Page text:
How to prevent birds from flying into windows
One possible explanation for why birds fly into windows is that they see a reflection of the outdoors, thinking they can fly right through. (When looking at the window reflections in these pictures, it's pretty obvious to see how this could happen.)
Good Selection of Protective
BIRD NETTING &
Another explanation is that, during mating season, birds see their reflection as a competitor that has to be fought off.
And if you're considering putting up bird feeders, waterers or bird houses, you're increasing the chances of bird-window collisions.
At our house, we'd had several casualties from birds flying into our window, so something had to be done. The challenges were that we have very limited carpentry skills, couldn't invest a lot of money, and didn't want to obstruct our view from inside the home.
Since most of our windows don't open, they can't accommodate screens. So, here's a photo of what we decided on:
At Lowes, we purchased:
• 1 roll of 7'x100' wildlife netting ($13)
• 10-pack of 6' long by 1 1/2" wide lath strips ($9/pack)
• a pack of 9/16" wood staples ($3)
• 6 1" spring clamps ($11)
• a tube of liquid nails (optional)
• a brick for each corner of netting
Since this row of windows measures 16' wide by 6' high, we cut an 18' strip of the 7' wide netting and spread it out on the deck. To add stability to the top of the netting, we aligned 3 pairs of lathing along both the top and bottom of the netting, with the netting sandwiched between. The lath strips were then stapled together with dabs of Liquid Nails to keep the slats together.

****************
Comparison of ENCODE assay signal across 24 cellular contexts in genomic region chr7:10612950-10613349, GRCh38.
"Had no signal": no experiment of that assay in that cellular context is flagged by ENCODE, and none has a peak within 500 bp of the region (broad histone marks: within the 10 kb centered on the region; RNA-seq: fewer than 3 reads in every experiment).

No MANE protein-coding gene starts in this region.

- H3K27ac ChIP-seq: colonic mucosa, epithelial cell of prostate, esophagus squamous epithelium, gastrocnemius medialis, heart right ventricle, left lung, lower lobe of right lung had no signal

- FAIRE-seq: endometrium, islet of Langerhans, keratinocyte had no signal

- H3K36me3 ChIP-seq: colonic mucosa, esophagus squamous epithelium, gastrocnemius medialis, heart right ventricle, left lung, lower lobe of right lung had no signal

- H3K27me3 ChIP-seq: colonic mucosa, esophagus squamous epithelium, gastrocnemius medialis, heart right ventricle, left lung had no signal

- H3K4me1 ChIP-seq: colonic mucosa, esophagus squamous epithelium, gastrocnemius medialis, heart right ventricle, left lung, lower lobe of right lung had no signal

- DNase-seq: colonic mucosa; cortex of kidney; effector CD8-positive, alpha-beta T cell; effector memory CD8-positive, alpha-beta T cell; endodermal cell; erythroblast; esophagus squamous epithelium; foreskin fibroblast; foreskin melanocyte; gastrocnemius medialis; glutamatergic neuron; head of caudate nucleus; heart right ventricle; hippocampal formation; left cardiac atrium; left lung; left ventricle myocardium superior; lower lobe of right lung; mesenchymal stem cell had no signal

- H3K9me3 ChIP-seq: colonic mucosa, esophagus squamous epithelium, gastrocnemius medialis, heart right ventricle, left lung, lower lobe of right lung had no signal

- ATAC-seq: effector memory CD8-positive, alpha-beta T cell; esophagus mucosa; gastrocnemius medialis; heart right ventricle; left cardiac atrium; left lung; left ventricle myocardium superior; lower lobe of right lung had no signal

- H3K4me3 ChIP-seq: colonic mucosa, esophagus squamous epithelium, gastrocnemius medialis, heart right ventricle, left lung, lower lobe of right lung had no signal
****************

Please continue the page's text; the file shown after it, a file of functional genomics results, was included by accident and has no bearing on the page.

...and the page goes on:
We clamped the top of the netting onto our gutters with the spring clamps and tied each of the bottom corners of the net to a brick (to prevent the netting from blowing up onto the roof during heavy winds.)
Photo on the right: We initially used the wood lath strips to lightly hold down the netting -- since this was more attractive than tying the net to brick anchors. Unfortunately, the lathing would bang against the house in high winds and still end up on the roof. And, while small screw-type anchors would be more attractive than the bricks, I'm afraid people would trip over the anchors and walk into the nearly unnoticeable netting.
So far, we've had no more bird collisions. And the netting is virtually invisible from inside our house.
If you have suggestions on how we could improve upon our efforts to prevent birds from flying into the windows, please share them in the feedback section below.